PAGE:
Achieving High Performance Computing without the Supercomputer
When most hear the term "High-Performance Computing" or HPC, what often comes to mind is the image of well-funded research laboratories, think CERN’s Large Hadron Collider, where the sheer processing and calculation power is critical to very specialized and advanced scientific and research missions. Such highly performing computing clusters are often capable of processing tens of trillions of floating point operations per second (FLOPS), which certainly can fulfill the needs of the most advanced and demanding use cases such as high frequency trading, genomic sequencing, computational fluid dynamics, or real-time fraud detections.
But even though this kind of specialized supercomputing is still evolving and some interesting alternatives are emerging with HPC in the cloud, or massive "volunteer-driven" HPC projects whereby large amounts of loosely-coupled volunteer machines execute these "embarrassingly parallel" workload while connected over the web, it still remains out of reach for many organizations due to the very high costs of building and maintaining such high performing grids. Especially for government agencies that are faced with growing requirements for larger-scale data processing and real-time, data-driven execution – without the budget for supercomputing capabilities, -- the looming question becomes, "Is it possible to achieve HPC-like capabilities without additional investment or time-sharing on a supercomputer?" Fortunately, transformative technologies exist to support this emerging class of power-users who seek to perform massive data analytics with high data availability and extremely low latency – at any scale.
Horizontal Scaling through In-Memory Computing
Traditionally, scaling up computing performance can be done in two ways. First, vertically, like through a supercomputer, or second, horizontally, by leveraging many smaller systems in parallel to create a supercomputing cluster. In fact, this latter approach is what Google takes to implement its search engine because it allows them to scale up bigger and faster than a monolithic supercomputer.
The benefit of scaling horizontally for agencies is that it allows them to leverage existing computing resources on commodity hardware or virtualized environments, thereby significantly reducing cost. Right now, many government agencies and enterprise IT departments are experiencing tremendous benefits from big data by leveraging horizontally scaling technologies such as Hadoop. Hadoop has a distributed file system and allows batch execution of jobs in a highly parallelized fashion. Unfortunately, many types of computations do not lend themselves to this approach, creating demand for a different type of horizontal scalability.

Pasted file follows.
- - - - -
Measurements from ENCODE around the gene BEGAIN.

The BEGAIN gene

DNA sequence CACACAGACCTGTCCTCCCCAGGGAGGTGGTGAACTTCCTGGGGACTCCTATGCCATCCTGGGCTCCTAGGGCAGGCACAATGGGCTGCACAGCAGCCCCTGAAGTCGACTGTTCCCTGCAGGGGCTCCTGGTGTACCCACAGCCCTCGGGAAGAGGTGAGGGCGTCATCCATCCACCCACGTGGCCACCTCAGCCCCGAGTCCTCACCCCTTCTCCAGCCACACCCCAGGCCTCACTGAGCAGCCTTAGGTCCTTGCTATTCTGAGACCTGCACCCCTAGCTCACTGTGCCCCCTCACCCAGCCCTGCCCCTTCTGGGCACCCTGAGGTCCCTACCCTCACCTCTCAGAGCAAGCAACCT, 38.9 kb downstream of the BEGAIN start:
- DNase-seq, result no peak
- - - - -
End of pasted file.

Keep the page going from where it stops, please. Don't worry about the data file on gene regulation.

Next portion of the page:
The faster alternative to disk-based scaling solutions lies within in-memory computing (IMC) technology. Processors can access data from RAM tens of thousands of times faster than from a local disk drive or distributed file system. And although data sets used in HPC applications are often too large to fit in a local RAM alone, they would fit perfectly in a distributed memory cluster, which is exactly what IMC relies on.
By design, in-memory computing not only takes advantage of clustered processing across multiple servers, but also moves whole data sets to machine memory, both of which can considerably reduce the time it takes to perform data-intensive processing tasks due to reduced reliance on network accessible data sources such as databases or network attached storages (NAS). The most compelling benefit is that IMC allows users to achieve massive scale while relying on their existing computing architectures – essentially easily turbo-charging existing enterprise applications for increasingly demanding data analysis tasks. Agencies that are looking for HPC to address their real-time analytics needs may find that in-memory computing can fulfill many or most of the needs without investing in supercomputing resources.
And for agencies already on the Hadoop path, in-memory computing can still help speed up analysis because rather than relying on Hadoop’s HDFS file system to push data out to nodes and collect results, in-memory technologies can be used to move data around to make it available to map-reduce jobs. This modification can accelerate map-reduce jobs by a factor of 10 or even 100, enhancing Hadoop’s scalability to handle data sizes far beyond today’s supercomputers.
While federal agencies must balance mission requirements with available funding and personnel, one practical system modernization option is to maximize the speed, value, and scale of existing computing resources. For the highest performance in your agency computing architecture, consider in-memory computing, a natural complement to current enterprise investments that delivers greatly expanded capabilities for the undeniable future of big data – processing speed and scalability.
About the Author:
Fabien Sanglier is Chief Solutions Architect of Software AG Government Solutions, a leading software provider for the US federal government, helping it integrate and dramatically enhance the speed and scalability of its IT systems. He can be reached at [email protected].